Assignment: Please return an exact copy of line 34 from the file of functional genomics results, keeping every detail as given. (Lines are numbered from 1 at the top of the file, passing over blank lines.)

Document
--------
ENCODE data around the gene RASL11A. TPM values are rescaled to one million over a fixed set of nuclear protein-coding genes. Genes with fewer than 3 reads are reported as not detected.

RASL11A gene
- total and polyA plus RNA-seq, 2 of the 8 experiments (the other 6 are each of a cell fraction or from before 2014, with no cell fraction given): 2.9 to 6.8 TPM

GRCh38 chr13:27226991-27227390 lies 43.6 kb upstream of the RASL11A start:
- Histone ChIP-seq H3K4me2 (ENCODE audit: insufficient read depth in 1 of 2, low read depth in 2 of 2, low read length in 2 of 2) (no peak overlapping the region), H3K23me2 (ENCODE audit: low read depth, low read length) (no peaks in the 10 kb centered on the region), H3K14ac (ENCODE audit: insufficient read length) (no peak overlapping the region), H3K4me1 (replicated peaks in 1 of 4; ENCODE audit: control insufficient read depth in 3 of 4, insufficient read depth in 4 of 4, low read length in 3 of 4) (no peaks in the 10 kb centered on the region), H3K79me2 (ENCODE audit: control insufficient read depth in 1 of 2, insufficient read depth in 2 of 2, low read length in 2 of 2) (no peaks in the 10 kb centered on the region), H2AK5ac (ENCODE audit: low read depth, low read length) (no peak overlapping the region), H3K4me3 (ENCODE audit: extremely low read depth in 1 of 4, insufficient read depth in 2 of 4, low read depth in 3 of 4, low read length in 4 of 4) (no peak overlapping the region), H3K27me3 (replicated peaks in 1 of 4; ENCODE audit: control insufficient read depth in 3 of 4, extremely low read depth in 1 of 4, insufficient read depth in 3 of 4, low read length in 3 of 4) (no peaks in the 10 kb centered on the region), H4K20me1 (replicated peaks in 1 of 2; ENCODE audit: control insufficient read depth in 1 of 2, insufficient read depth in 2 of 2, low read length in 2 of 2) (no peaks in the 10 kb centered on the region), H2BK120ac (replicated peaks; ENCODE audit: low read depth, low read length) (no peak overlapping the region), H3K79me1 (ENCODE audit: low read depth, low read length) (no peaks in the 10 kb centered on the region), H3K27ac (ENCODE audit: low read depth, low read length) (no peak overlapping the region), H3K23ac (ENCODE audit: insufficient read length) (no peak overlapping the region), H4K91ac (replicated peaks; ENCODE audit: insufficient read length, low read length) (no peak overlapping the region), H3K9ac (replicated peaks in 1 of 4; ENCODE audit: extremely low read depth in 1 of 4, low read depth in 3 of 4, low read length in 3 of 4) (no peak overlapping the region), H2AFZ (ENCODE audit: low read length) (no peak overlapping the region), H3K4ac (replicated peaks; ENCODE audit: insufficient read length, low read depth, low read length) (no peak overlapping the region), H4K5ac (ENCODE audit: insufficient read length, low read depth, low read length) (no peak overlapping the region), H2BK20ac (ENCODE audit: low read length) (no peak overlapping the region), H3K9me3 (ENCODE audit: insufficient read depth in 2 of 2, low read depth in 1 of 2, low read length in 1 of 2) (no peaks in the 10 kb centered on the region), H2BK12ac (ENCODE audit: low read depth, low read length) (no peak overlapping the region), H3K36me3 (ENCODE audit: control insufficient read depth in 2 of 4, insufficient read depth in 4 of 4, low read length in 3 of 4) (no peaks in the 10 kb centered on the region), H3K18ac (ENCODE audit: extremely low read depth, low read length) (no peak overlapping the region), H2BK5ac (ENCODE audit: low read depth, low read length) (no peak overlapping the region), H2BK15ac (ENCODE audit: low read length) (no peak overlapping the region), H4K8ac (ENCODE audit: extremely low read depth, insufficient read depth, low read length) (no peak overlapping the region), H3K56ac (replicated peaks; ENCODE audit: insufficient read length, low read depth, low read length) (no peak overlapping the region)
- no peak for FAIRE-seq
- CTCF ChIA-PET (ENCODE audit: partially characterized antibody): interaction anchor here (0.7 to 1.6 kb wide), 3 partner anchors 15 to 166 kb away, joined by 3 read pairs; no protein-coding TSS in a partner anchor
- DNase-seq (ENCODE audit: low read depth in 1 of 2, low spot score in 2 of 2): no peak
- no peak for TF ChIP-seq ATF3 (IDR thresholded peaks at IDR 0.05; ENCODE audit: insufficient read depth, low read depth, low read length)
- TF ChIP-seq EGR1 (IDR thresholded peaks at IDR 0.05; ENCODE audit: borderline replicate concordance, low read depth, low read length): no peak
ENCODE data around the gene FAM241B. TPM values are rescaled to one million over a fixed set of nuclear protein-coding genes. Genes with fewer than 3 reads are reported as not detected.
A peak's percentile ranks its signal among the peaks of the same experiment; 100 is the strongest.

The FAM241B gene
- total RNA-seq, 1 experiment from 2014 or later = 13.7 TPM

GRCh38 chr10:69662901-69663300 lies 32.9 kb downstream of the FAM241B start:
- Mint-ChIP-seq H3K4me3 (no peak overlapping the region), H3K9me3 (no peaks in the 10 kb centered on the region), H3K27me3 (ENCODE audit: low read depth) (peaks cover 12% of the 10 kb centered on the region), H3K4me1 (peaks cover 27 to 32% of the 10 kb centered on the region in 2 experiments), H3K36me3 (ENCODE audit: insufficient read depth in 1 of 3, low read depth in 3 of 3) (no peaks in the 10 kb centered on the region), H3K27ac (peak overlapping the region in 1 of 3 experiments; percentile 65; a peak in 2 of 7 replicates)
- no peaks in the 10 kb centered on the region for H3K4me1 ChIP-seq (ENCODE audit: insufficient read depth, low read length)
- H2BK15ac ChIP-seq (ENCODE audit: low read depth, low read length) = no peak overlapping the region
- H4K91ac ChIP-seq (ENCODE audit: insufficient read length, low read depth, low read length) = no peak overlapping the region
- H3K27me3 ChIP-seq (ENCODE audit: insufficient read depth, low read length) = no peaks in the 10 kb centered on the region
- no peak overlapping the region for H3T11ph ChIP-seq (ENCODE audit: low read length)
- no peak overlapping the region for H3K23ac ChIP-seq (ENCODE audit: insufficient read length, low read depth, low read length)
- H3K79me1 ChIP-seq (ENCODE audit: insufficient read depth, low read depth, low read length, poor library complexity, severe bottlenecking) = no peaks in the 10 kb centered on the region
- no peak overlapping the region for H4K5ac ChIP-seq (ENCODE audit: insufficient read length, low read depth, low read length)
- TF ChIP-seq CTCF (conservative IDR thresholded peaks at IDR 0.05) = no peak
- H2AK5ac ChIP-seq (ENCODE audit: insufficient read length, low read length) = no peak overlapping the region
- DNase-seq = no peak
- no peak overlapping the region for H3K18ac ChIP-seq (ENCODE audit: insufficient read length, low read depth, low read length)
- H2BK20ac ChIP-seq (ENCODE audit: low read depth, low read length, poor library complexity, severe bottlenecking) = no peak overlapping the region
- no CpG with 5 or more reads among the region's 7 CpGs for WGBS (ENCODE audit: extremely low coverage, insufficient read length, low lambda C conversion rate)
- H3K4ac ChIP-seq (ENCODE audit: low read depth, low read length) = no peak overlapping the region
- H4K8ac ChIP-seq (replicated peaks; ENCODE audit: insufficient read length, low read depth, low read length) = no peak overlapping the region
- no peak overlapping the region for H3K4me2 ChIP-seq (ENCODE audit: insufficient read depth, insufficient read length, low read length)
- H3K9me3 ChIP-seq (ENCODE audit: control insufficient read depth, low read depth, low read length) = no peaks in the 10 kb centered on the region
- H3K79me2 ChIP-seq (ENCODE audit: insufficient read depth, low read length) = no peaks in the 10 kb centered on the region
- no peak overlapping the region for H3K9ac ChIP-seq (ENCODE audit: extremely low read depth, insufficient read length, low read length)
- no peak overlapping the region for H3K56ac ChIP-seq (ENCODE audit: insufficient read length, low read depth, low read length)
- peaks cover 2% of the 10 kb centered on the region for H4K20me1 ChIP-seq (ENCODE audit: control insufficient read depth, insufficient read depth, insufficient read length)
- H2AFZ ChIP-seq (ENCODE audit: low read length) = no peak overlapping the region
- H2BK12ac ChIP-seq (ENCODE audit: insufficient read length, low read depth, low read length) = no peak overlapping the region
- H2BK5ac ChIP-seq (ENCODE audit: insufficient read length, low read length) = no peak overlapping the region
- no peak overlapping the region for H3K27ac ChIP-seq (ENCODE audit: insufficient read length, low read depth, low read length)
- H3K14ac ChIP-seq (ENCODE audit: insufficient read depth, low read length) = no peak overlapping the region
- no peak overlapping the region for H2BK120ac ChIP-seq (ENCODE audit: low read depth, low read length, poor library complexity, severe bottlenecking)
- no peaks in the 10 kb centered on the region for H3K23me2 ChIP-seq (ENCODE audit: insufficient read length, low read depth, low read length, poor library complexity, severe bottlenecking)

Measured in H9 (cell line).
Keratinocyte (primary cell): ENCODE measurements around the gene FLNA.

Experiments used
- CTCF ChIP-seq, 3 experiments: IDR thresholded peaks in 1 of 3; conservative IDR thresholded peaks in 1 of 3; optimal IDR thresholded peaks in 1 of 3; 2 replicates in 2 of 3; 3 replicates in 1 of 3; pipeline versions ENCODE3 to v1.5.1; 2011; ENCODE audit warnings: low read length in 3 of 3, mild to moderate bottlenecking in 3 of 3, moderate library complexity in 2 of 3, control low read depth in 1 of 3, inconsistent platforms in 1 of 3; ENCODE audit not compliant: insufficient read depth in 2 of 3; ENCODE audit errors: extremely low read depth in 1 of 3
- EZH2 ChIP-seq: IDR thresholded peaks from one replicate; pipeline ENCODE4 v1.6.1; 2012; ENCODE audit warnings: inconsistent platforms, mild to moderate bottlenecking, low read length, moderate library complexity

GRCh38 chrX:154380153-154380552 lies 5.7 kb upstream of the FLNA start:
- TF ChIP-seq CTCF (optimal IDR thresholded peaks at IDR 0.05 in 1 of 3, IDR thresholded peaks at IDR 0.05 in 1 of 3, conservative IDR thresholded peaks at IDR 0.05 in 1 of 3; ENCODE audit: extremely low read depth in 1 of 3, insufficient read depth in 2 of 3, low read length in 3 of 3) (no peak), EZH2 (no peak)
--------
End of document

- H3K9me3 ChIP-seq (ENCODE audit: control insufficient read depth, low read depth, low read length) = no peaks in the 10 kb centered on the region